Decoding the Abstraction Layer in Data Warehousing

Before the Xbox and iPhone, prior to the first Facebook Like or Tweet, and well before the cloud and tablets, there was the data warehouse.  For over 30 years, businesses have been centrally storing data for analytics and data-dictated decision making.

The duo of IBM researchers Paul Murphy and Barry Devlin introduced the data warehousing concept in 1988. The call for warehousing data matured as databases became more advanced, and data overflow became common.

Today, leading businesses are managing their EDWs through innovative data warehouse automation platforms, and also leveraging technologies like data virtualization that creates an abstraction layer for simplifying complicated datasets.

Understanding the Abstraction Layer

Abstraction means to trim down to the generic or essential features. Therefore, it is the act of eliminating or taking away characteristics from something to highlight its essential attributes. In the context of data warehouses, an abstraction layer streamlines the design of adaptable databases.

It has three levels, namely:

  1. View
  2. Logical
  3. Physical

View Level

In simple terms, it’s the data view of the end users, which typically relates to the requirements of their operations and respective organizational units. This is because parts of stored data are not meant for every user. For example:

  • The students shouldn’t see the salaries of the faculty members
  • The faculty members shouldn’t see payment or billing data

The benefits of representing the design via the view level are:

  • It is simpler to distinguish the data required by the end users
  • It can be quickly checked to ensure its adequacy to facilitate the defined requirements, processes, and constraints
  • Courtesy of a well-thought-out design, security can be enhanced by granting users access only to the subset of the required data

It’s admissible to mention that the applications are coded with regards to an external schema. The view level is never stored and is only computed when accessed. Different view levels can be offered to different tiers of users. Moreover, the data warehouse facilitates the transition from the view level to the logical level automatically at runtime.

Lastly, this initial level of security can be enforced upon many users of the system.

Logical Level

The logical level, as the name implies, is the logical design of the data warehouse, and is typically illustrated through E/R Diagrams. It conceals storage details of the physical level and is created by fetching all views to form a globalized view of the whole database. The advantages of the logical abstraction layer level are:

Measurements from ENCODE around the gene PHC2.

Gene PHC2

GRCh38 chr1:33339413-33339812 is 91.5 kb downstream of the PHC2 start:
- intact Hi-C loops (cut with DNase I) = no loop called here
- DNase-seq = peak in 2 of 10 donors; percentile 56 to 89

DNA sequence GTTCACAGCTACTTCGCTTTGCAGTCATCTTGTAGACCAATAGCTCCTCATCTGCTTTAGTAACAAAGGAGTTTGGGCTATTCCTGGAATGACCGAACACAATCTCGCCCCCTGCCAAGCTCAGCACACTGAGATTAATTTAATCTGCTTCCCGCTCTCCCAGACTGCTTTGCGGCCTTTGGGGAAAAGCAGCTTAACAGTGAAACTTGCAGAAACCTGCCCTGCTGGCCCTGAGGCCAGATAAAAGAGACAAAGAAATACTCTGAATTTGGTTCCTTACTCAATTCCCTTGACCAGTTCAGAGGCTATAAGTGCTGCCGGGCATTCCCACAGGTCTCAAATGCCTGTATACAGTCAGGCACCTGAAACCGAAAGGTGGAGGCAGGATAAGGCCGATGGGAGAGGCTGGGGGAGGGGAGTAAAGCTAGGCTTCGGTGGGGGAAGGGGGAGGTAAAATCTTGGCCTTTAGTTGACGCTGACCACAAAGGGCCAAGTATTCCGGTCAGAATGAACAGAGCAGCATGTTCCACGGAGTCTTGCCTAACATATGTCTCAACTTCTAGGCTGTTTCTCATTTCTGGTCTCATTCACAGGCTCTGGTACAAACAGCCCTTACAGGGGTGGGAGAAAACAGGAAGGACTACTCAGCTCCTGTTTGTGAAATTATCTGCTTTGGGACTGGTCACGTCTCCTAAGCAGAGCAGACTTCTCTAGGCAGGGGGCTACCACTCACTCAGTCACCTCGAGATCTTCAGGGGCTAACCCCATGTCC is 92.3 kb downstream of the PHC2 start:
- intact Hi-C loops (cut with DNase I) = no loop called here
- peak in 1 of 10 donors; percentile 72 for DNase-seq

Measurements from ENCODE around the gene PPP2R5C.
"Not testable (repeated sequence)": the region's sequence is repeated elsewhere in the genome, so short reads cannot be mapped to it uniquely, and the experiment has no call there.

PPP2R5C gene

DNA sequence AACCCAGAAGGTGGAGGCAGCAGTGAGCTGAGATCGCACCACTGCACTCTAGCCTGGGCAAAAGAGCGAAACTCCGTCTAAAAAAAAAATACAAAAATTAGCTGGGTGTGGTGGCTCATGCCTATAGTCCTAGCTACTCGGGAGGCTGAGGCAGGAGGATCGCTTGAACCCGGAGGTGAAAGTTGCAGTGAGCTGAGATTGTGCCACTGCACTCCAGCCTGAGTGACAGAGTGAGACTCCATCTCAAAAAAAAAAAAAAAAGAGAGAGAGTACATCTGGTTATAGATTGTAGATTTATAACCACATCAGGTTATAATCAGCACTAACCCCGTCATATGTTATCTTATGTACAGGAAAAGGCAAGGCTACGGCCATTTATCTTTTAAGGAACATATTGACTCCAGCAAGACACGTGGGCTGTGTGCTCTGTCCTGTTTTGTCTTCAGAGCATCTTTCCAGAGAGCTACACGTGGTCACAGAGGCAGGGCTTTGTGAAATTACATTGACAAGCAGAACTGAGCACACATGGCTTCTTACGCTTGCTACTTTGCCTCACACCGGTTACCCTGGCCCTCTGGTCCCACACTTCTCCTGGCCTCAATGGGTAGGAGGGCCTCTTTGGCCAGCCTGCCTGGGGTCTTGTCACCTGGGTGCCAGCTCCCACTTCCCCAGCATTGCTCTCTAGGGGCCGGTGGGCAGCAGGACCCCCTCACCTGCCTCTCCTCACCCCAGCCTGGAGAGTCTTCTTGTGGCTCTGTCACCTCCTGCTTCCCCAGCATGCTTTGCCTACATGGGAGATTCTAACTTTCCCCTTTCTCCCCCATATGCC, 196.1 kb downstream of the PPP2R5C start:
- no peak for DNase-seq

• It offers the macro level view of data
  • It functions independently of both software and hardware

Remember, the process of data warehousing maps data access between the logical and physical schemas in an automated manner. Furthermore, the physical schema can be modified without changing the application, for instance, you can remove or add an index. The logical view is abstracted as a conceptual view through Entity-Relationship Modeling, which is independent of the data warehouse architecture.

Physical Level

It is the last and least level of abstraction in data warehousing. The physical schema outlines how data is stored in the data warehouse. It commonly identifies the record layout of files and their types, i.e., b-tree, hash, and flat.

The physical level explains the procedure to store data on a medium, and the type of medium you require for it. It relies on software and hardware for extraction. Also, it’s created in the end so that a data warehouse professional knows the hardware specifications of the database.

Remember, the objective of the physical abstraction layer level is to develop a design where the physical model can be altered without impacting the internal one. Early applications in the 1960s only functioned at this level. They explicitly handled internal details, such as lessening physical distances across related data and arranging the data structures inside the file, i.e., linked lists of blocks and blocked records.

Challenges

  • The routines are hard-coded to cope with the physical representation
  • Making changes to the data structures requires expertise
  • The application code can be time-consuming when dealing with details
  • Implementing new features also requires expert skills

Conclusion

If the rules formulated by the ANSI/SPARC are deployed, a data warehouse can be smoothly scaled and upgraded. Any professional would tell you that the most common need is the upgradability ease at the physical level. It’s because the database expansion requires hardware upgrades without the need to remodel the database.

Therefore, when upgrading the physical level, ideally choose a solution that offers a unified platform to design, deploy, and sustain a data warehouse.

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